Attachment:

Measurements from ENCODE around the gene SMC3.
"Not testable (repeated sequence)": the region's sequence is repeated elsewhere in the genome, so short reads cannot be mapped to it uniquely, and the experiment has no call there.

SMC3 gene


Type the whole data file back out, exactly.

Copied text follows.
Measurements from ENCODE around the gene SMC3.
"Not testable (repeated sequence)": the region's sequence is repeated elsewhere in the genome, so short reads cannot be mapped to it uniquely, and the experiment has no call there.

SMC3 gene